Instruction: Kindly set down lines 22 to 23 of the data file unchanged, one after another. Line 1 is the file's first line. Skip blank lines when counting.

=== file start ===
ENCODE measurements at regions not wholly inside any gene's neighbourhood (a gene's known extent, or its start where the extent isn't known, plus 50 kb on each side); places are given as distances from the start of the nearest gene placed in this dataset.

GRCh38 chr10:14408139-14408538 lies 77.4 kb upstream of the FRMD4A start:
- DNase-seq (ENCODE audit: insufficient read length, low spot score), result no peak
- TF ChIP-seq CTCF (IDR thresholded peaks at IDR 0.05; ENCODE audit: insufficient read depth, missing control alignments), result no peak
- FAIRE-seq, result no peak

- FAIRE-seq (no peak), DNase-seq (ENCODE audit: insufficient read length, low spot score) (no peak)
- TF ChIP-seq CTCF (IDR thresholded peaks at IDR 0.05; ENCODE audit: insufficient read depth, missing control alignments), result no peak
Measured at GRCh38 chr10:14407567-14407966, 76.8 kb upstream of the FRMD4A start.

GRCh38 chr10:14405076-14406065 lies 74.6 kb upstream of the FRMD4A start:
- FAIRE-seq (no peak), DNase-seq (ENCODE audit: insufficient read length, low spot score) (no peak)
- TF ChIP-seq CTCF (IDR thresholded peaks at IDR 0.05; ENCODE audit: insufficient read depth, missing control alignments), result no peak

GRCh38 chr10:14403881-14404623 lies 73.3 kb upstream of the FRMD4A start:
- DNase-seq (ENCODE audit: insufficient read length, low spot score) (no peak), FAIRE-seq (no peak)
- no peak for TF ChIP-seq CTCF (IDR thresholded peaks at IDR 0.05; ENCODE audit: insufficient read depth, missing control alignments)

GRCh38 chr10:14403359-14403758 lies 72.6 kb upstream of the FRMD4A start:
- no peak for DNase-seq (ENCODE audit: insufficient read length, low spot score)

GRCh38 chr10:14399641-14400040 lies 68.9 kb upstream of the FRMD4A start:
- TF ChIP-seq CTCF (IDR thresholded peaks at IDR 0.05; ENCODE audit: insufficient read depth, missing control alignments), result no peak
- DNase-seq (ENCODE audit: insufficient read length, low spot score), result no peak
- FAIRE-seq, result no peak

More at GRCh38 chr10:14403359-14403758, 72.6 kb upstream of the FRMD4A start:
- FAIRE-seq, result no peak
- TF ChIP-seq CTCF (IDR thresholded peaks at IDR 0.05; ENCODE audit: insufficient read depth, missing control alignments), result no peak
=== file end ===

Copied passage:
- FAIRE-seq, result no peak
- TF ChIP-seq CTCF (IDR thresholded peaks at IDR 0.05; ENCODE audit: insufficient read depth, missing control alignments), result no peak